• Think wild and crazy. I try to brainstorm insane titles. This helps me through what is usually a painful creative process. Who’s that Man in My Shower? or He’s Coming at Me with a Knife! can forge a path toward a salable title. Plus, it just makes me laugh.

Sometimes I share the author’s feelings–that his/her title is better than the one we ultimately went for. We experience fluke successes with odd titles and failures with guaranteed hits. For some authors, the title could be The Pirate Prefers Grape Juice and it would fly off the shelves. My ultimate goal is to help sell the book, remaining as faithful to the story and author’s wishes as possible. Now and then, I will take a risk on a title that might not cause fireworks but fits the story more than any other. It’s a collaborative process–well, except for the writing, of course. Thank goodness for that!

*Category Romance = romances with the specific word length and guidelines, with happy ending guaranteed.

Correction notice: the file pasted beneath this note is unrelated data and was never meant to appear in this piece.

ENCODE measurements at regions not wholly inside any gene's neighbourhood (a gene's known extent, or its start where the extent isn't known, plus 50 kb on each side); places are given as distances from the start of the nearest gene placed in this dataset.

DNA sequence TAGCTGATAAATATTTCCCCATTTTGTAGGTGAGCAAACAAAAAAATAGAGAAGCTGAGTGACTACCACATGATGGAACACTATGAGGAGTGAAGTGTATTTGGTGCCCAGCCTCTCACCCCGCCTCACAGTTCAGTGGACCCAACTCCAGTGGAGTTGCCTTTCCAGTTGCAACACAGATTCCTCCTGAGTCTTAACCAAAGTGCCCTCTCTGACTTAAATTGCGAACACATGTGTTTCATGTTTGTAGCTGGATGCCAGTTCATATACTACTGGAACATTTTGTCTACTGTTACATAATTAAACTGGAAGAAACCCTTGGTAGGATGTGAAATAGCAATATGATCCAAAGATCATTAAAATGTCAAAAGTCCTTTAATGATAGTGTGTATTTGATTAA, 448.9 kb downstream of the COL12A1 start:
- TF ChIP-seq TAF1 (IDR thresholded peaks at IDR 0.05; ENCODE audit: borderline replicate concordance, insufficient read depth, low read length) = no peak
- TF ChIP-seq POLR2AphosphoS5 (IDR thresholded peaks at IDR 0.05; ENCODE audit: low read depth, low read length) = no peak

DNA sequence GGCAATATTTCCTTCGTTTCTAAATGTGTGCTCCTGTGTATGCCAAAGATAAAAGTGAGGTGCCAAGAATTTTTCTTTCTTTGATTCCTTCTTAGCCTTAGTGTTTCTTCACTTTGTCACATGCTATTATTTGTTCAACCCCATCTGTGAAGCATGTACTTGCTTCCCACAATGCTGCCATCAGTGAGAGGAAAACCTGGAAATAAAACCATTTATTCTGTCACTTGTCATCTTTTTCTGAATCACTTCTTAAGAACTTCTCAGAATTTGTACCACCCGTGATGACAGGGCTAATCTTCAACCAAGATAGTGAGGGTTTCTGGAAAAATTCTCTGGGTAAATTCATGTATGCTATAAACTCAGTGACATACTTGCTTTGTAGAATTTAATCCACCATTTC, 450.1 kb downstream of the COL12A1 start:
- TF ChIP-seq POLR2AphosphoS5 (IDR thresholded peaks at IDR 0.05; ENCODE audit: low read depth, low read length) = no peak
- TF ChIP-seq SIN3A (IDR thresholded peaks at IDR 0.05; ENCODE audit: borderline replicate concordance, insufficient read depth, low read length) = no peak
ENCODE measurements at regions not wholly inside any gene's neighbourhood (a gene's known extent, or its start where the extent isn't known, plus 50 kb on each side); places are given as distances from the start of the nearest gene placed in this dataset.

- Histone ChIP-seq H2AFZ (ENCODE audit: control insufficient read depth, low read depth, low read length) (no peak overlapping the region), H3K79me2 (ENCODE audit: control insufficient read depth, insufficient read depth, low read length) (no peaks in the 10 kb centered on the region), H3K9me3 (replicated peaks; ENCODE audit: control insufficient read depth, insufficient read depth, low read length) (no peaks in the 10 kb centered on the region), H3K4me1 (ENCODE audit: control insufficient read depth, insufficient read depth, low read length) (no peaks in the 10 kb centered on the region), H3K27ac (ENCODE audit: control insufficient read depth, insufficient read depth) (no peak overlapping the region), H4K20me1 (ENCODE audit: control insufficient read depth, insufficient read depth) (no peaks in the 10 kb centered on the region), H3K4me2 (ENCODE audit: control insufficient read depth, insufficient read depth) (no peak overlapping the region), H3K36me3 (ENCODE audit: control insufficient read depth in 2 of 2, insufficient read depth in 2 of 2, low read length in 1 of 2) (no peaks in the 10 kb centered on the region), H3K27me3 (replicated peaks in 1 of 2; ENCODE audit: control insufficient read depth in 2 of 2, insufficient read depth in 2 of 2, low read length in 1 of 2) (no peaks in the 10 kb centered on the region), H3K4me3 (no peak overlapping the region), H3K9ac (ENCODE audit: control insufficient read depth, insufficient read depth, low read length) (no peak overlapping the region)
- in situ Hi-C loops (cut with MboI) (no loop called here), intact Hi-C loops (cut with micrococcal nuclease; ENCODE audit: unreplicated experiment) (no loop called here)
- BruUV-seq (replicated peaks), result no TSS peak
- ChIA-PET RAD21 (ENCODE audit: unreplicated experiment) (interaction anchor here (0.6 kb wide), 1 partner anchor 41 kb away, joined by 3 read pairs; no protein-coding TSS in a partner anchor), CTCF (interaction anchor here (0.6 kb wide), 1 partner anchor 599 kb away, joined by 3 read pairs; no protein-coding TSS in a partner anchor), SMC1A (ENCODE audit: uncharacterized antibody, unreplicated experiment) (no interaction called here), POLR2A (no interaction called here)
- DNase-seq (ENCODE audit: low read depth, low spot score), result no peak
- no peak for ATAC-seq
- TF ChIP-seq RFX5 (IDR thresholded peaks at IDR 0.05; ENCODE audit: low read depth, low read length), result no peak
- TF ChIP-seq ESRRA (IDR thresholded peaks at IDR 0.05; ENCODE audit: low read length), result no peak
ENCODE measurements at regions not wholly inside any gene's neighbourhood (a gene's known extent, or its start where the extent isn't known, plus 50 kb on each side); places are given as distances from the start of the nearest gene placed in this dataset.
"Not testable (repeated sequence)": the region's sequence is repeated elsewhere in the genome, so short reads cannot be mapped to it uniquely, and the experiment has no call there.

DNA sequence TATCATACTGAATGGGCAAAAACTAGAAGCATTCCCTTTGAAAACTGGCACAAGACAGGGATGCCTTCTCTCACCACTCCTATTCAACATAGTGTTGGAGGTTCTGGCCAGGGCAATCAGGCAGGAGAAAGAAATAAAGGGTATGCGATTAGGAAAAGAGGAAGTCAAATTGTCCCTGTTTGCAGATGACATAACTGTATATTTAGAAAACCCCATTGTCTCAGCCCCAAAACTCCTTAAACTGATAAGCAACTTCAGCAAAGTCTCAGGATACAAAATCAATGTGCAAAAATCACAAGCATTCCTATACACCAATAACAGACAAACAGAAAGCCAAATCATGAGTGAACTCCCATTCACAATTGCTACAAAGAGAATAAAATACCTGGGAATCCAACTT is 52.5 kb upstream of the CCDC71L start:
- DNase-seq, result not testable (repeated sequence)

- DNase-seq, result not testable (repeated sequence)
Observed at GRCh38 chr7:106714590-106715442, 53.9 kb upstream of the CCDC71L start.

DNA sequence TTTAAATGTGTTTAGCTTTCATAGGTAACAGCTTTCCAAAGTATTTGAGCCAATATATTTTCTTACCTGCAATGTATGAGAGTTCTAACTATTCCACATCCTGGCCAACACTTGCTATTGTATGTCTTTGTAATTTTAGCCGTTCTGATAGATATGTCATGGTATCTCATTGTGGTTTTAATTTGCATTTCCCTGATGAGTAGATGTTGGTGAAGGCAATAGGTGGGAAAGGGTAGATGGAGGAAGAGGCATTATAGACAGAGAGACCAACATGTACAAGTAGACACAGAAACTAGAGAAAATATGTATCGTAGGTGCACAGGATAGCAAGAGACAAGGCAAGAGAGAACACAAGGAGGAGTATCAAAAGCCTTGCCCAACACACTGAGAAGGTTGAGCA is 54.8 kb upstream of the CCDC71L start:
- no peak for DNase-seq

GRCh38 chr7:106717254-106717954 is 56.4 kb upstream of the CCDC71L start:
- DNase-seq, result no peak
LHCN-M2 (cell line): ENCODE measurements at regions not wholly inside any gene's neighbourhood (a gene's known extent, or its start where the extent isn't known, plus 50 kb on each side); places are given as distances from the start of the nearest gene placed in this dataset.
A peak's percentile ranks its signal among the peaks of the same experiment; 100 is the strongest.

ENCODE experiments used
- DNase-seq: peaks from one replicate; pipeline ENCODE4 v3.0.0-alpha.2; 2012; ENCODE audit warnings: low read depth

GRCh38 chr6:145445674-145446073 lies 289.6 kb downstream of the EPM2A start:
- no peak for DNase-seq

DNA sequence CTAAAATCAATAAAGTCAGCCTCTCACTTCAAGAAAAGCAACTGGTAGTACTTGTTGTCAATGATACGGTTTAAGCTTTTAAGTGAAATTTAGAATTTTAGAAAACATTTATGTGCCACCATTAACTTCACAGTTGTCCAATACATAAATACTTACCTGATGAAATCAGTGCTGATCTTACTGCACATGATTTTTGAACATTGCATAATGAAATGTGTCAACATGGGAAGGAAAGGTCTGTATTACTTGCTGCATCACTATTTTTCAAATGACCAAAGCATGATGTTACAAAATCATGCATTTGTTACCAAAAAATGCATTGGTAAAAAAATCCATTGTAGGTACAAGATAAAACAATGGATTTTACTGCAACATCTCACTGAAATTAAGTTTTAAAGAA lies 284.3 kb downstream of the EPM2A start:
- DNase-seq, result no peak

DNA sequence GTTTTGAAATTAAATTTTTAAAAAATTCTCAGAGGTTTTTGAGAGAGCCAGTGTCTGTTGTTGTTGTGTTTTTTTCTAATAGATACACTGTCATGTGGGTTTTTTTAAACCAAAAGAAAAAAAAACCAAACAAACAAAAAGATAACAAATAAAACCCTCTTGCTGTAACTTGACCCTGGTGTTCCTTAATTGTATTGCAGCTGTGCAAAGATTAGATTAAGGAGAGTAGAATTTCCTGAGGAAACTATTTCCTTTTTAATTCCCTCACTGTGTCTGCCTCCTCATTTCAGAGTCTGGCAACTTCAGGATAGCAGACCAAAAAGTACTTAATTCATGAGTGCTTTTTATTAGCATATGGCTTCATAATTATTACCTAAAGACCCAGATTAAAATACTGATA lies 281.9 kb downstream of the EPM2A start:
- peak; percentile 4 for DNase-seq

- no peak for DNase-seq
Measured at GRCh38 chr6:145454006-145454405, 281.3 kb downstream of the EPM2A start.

**These findings are not always true, but I’ve found them to be the case more often than not. There are exceptions.

***Did I mention there are exceptions?

Writing Tips

More of My Romance Writing Pet Peeves

I know you’re supposed to include some good with the bad, so here’s something I love: reunion romances. We’ve all had a romance that we’ve fantasized about revisiting. In Romanceland, you can! I also love cranky Alpha heroes, heroines with a touch of crazy, characters facing natural disasters and the one-night stand that winds up being happily ever after.

Because there’s balance in the cosmos, here are more of my pet peeves. I’ll try to be gentle:

*On page 1, someone is driving. I know that’s a repeat. Sometimes driving to a destination in the opening is necessary and it’s not enough for me to reject a story but grrrrr, I see it so often, especially in suspenseful romances.

*After a passionate night, the heroine wakes up to the hero cooking breakfast. He can make an omelet. I can’t even make an omelet. You’d think this might be a unique post-coital scene, but it’s not. The hero often makes soft, fluffy eggs for breakfast, which signifies his soft, fluffy underbelly. Oh, and the other cliché, the character waking up to the smell of bacon or strong coffee. I wish I kept eggs and bacon in my fridge but sadly, I just have condiments.